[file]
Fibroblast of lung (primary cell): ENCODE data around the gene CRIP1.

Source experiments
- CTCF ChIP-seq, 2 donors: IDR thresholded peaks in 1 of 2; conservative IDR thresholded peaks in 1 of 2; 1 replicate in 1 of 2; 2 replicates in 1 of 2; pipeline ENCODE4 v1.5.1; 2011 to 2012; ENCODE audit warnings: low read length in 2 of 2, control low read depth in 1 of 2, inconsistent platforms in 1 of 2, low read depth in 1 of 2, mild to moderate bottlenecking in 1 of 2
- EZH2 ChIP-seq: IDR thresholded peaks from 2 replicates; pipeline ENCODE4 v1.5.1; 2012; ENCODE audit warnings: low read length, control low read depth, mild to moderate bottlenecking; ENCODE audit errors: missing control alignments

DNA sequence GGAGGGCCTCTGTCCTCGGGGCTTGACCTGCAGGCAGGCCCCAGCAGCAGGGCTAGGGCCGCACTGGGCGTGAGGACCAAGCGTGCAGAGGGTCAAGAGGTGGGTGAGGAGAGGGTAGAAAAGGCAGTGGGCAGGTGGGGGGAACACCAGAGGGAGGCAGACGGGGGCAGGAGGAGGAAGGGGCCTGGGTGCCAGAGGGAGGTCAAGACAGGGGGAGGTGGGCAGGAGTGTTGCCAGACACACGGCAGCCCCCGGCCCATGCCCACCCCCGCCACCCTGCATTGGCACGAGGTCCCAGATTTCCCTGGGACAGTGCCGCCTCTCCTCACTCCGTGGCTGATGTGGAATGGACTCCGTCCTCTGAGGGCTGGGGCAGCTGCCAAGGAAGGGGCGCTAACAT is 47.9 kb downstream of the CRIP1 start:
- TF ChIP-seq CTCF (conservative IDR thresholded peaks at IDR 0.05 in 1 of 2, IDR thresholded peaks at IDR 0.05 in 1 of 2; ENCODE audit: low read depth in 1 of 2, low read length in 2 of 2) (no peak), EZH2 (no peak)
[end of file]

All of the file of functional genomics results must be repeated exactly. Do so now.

Fibroblast of lung (primary cell): ENCODE data around the gene CRIP1.

Source experiments
- CTCF ChIP-seq, 2 donors: IDR thresholded peaks in 1 of 2; conservative IDR thresholded peaks in 1 of 2; 1 replicate in 1 of 2; 2 replicates in 1 of 2; pipeline ENCODE4 v1.5.1; 2011 to 2012; ENCODE audit warnings: low read length in 2 of 2, control low read depth in 1 of 2, inconsistent platforms in 1 of 2, low read depth in 1 of 2, mild to moderate bottlenecking in 1 of 2
- EZH2 ChIP-seq: IDR thresholded peaks from 2 replicates; pipeline ENCODE4 v1.5.1; 2012; ENCODE audit warnings: low read length, control low read depth, mild to moderate bottlenecking; ENCODE audit errors: missing control alignments

DNA sequence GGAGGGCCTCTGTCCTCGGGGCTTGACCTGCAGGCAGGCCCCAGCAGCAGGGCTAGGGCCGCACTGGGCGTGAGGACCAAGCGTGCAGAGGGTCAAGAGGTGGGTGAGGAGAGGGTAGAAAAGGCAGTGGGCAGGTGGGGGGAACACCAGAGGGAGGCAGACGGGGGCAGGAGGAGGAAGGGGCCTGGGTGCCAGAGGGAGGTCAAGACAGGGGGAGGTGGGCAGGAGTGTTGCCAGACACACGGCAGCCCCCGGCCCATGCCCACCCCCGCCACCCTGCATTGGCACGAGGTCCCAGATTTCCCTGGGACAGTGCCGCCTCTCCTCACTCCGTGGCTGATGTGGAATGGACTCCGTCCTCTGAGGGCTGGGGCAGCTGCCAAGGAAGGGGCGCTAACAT is 47.9 kb downstream of the CRIP1 start:
- TF ChIP-seq CTCF (conservative IDR thresholded peaks at IDR 0.05 in 1 of 2, IDR thresholded peaks at IDR 0.05 in 1 of 2; ENCODE audit: low read depth in 1 of 2, low read length in 2 of 2) (no peak), EZH2 (no peak)